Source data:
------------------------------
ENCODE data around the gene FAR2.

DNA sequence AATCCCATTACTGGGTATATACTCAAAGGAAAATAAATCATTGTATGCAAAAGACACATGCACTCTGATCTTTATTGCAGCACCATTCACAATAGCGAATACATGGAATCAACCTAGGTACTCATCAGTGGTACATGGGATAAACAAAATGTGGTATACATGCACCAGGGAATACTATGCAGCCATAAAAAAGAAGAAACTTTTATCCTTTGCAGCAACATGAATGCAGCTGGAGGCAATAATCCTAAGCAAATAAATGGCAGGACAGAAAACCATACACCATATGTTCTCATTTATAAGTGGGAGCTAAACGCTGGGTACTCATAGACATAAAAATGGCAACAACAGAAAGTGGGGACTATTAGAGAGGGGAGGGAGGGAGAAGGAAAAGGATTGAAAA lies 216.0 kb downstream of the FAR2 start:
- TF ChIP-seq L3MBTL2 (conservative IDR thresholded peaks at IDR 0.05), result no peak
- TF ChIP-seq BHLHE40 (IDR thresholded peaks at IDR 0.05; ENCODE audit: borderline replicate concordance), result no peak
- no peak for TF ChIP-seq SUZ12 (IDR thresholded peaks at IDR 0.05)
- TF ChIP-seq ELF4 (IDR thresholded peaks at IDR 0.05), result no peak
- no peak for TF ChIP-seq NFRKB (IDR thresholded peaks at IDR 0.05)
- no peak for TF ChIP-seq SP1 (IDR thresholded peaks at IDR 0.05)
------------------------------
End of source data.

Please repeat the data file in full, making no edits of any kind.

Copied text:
ENCODE data around the gene FAR2.

DNA sequence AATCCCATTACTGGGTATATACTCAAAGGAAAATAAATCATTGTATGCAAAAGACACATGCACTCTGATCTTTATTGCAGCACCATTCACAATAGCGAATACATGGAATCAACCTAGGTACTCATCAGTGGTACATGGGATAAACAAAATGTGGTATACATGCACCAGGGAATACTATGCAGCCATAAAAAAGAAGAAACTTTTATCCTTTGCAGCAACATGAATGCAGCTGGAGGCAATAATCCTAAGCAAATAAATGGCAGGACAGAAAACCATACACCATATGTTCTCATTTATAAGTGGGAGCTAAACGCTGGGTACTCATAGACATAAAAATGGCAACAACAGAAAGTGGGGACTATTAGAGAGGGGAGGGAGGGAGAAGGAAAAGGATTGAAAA lies 216.0 kb downstream of the FAR2 start:
- TF ChIP-seq L3MBTL2 (conservative IDR thresholded peaks at IDR 0.05), result no peak
- TF ChIP-seq BHLHE40 (IDR thresholded peaks at IDR 0.05; ENCODE audit: borderline replicate concordance), result no peak
- no peak for TF ChIP-seq SUZ12 (IDR thresholded peaks at IDR 0.05)
- TF ChIP-seq ELF4 (IDR thresholded peaks at IDR 0.05), result no peak
- no peak for TF ChIP-seq NFRKB (IDR thresholded peaks at IDR 0.05)
- no peak for TF ChIP-seq SP1 (IDR thresholded peaks at IDR 0.05)